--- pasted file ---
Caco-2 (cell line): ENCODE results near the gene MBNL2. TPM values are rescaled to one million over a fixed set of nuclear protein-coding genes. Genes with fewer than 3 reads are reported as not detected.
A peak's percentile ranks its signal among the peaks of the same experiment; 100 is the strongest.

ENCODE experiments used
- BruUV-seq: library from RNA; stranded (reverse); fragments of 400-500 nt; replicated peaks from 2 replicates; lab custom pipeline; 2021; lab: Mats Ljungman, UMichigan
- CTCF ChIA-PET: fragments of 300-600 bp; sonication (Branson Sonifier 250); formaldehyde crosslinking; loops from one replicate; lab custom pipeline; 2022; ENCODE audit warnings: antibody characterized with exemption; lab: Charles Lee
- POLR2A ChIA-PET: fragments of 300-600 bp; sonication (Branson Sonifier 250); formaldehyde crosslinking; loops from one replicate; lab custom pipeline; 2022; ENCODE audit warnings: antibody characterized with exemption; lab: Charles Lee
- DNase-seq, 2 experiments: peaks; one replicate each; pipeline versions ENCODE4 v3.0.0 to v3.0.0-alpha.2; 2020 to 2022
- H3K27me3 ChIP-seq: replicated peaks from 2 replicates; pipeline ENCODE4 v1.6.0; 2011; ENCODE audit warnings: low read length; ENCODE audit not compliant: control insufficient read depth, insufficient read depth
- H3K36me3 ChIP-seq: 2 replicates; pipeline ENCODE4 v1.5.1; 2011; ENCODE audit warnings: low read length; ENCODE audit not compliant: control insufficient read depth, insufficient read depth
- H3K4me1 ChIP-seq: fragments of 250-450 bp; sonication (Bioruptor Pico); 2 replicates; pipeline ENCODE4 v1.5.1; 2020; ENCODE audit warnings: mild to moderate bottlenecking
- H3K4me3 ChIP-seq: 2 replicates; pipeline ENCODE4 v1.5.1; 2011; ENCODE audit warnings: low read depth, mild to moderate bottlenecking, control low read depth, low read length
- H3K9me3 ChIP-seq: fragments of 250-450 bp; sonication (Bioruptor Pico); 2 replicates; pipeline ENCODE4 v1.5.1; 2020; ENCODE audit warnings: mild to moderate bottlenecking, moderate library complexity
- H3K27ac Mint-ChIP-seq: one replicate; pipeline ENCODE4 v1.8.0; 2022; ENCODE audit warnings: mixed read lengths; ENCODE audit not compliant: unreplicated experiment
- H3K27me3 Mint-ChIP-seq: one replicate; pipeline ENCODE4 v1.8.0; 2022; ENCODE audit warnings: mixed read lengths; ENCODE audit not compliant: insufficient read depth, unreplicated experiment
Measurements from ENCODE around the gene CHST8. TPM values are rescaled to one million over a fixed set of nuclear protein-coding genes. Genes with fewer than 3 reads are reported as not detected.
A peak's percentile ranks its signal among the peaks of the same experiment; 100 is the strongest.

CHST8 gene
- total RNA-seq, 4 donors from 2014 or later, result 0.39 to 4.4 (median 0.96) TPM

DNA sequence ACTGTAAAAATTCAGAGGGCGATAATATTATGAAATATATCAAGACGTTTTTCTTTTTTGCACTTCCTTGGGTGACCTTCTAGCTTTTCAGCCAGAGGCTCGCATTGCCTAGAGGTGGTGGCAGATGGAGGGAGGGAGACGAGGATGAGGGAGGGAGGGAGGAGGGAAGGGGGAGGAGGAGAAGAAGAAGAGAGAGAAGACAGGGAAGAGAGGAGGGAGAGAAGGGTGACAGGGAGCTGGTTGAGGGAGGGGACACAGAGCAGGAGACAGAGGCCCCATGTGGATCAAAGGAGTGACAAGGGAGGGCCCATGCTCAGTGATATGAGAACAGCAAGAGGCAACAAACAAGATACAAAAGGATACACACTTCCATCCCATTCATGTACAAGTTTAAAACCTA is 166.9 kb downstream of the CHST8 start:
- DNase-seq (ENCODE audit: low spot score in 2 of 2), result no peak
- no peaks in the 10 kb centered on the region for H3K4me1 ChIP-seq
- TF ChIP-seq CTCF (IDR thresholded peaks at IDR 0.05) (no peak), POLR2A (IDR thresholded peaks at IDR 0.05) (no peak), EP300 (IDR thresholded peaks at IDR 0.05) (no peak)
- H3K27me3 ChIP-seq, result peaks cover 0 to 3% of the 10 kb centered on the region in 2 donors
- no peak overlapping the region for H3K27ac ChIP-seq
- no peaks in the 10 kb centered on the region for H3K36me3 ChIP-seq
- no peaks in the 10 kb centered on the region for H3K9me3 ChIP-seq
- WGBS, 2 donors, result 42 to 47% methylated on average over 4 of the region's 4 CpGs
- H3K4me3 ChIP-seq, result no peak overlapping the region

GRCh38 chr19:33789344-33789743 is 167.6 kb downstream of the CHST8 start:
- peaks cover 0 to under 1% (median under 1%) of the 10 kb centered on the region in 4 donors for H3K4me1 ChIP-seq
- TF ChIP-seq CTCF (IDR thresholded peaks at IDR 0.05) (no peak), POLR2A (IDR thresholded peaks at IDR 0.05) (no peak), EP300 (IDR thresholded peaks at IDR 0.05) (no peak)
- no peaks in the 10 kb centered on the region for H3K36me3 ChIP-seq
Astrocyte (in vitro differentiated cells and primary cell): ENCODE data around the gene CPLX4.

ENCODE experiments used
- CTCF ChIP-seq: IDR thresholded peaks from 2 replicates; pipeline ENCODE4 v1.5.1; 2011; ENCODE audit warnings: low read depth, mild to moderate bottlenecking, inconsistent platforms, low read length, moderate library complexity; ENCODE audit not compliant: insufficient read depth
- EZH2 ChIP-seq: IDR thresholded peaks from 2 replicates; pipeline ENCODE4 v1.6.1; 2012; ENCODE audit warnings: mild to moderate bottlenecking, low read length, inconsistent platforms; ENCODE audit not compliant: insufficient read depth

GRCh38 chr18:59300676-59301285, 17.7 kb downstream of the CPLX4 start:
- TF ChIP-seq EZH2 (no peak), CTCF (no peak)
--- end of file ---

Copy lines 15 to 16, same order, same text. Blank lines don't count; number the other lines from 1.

Measurements from ENCODE around the gene CHST8. TPM values are rescaled to one million over a fixed set of nuclear protein-coding genes. Genes with fewer than 3 reads are reported as not detected.
A peak's percentile ranks its signal among the peaks of the same experiment; 100 is the strongest.